ENTERTAINMENTSCIENCEBUSINESSSPORTSPOLITICSOFFBEATFAKEWORLDNEWS

Bend it like Murali



Solution to a puzzle thrown to college teams in an annual tech fest may soon cast its spell in the international cricket arena. Two students from the famed Indian Institute of Technology at Madras have come up with a software that would monitor the bowling process by freezing the elbow flexing frame.
 



In a student competition in IITs annual tech fest Shaastra 2006, General Electricals tossed eight puzzles for 125 college teams and one of them was 'Bend it like Murali'. In this puzzle, students were expected to come up with a solution for chucking, that gained fame by media hype over spinner Muralidharan's suspected bowling action.
 



A V Varun and Arun Manohar, Aerospace Engineering students of IIT Madras came up with the solution for the problem in their software 'Xiva' using Genetic Algorithm, a method for solving optimization problems in aerospace engineering.

 





How Xiva Works?

 


Cricketing laws have complex restrictions for bowling action to prevent chucking or throwing of the ball. Bowling law states that the process of straightening the bowling arm should not take place before the delivery of the ball, which is virtually impossible. Hence, this law was recently modified to allow 15 degrees of straightening.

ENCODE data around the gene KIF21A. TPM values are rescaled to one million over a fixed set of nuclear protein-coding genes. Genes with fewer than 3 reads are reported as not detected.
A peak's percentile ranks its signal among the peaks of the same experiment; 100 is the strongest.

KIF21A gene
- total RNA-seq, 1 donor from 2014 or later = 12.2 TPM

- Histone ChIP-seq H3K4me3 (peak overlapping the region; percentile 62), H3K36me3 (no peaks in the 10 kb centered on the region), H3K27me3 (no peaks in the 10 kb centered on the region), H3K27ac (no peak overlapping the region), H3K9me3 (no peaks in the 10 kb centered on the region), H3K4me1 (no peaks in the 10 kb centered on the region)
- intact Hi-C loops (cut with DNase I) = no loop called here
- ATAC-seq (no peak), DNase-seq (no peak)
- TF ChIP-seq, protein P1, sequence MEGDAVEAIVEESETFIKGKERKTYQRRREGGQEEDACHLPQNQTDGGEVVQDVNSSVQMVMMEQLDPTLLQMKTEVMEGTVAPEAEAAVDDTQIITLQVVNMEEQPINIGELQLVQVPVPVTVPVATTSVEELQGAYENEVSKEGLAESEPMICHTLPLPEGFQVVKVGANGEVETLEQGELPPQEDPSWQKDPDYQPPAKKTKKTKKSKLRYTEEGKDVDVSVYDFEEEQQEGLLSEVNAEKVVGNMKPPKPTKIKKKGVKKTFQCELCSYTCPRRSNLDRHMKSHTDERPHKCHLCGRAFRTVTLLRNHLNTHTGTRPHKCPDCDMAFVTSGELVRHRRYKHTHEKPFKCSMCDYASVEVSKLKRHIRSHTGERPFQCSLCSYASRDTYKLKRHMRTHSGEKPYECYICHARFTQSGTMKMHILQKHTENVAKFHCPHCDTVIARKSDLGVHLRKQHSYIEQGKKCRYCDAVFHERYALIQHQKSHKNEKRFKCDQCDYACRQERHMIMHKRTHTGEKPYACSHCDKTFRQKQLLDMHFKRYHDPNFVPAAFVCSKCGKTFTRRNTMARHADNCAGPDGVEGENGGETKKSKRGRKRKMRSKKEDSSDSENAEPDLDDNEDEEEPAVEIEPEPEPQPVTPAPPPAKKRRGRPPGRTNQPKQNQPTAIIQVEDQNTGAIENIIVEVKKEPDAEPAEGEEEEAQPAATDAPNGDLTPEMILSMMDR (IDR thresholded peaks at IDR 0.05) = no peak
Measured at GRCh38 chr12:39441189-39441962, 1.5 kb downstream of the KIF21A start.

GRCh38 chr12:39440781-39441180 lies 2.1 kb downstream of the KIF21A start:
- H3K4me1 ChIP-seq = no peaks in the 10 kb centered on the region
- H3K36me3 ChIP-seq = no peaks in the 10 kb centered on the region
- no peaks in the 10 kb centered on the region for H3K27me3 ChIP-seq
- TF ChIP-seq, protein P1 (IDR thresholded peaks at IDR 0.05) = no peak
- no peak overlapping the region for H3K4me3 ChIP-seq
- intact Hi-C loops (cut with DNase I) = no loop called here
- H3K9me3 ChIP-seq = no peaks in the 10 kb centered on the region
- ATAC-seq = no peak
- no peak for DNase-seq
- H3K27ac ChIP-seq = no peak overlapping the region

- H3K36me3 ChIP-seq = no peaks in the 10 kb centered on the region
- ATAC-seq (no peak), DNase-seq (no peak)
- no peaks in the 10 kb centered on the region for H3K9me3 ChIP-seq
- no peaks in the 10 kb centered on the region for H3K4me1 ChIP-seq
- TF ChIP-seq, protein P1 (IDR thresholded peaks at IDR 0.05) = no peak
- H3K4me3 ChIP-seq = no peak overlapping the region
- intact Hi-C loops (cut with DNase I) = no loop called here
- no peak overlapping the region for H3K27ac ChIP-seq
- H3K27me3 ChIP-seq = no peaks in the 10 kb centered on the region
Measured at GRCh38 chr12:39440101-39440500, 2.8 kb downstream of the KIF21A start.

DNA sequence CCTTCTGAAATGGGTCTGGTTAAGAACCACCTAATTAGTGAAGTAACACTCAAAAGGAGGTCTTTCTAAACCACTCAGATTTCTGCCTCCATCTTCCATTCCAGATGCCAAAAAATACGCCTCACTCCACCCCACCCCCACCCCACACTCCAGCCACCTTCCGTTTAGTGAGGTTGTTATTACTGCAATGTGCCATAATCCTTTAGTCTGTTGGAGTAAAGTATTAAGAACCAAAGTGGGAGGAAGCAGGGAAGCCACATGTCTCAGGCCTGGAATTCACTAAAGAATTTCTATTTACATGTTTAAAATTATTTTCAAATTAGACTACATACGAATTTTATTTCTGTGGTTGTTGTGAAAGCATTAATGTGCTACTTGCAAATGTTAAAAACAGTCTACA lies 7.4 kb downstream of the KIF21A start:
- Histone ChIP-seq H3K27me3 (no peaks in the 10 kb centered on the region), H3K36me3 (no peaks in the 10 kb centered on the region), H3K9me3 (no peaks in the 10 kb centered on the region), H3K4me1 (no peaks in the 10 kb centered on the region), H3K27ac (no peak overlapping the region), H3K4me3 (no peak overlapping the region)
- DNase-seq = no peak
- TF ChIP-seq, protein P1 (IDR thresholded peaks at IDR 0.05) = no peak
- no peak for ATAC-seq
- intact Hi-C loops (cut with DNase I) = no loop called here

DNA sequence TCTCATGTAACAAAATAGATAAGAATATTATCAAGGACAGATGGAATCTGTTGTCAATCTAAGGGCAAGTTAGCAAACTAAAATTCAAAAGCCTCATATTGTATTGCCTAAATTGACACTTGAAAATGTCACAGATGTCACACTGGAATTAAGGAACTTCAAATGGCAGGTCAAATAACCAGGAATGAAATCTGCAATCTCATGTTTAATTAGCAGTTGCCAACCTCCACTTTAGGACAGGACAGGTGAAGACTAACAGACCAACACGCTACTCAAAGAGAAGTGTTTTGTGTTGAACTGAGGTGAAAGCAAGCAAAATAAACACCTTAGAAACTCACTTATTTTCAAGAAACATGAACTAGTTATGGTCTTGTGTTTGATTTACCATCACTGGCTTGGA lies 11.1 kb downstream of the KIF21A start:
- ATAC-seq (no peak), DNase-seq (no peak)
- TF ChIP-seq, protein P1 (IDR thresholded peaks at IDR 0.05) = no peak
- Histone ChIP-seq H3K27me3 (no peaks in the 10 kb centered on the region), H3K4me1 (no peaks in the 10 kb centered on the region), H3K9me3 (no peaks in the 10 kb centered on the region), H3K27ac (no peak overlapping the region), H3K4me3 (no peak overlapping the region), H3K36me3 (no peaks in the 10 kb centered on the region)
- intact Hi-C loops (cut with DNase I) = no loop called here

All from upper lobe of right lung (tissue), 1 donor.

The xiva software freezes the elbow flexing frame and uses an algorithm to measure the rate of change of angle of the elbow till the point of release of the ball. The on-field camera captures the images of elbows and the software would immediately determine the rate of change of angle, dq/dt





Figure shows the angles of concern, q, wL, wu




Figure illustrating the angles of elbow rotation while bowling


 


 


 


 


 


 


 


 


 










 


 


 


 


 


 


 


 


 


As the bowler swings his arm, this angle q, changes with time (t). Time difference for which the angle is measured is given by
 



dt = t2 - t1



t1 = time when the bowler's arm has reached the level of the shoulder in the delivery swing



t2 = time when the ball leaves the hand.
 



For t=dt, dq should be < 15 degrees.
 



However, the rotation of arm cannot be assumed to be two-dimensional. The actual rotation of arm is three-dimensional as shown in the figure where





wL = angular velocity of lower arm



wu = angular velocity of upper arm







The rate of change of wL, and wu is proportional to the degree of stretching q. Based on this, dq is calculated and if it is found to be > 15 degrees, umpire will be immediately alerted and the ball would be deemed a no-ball.





The students plan to submit their project to BCCI after sufficient testing and real time analysis.




have your say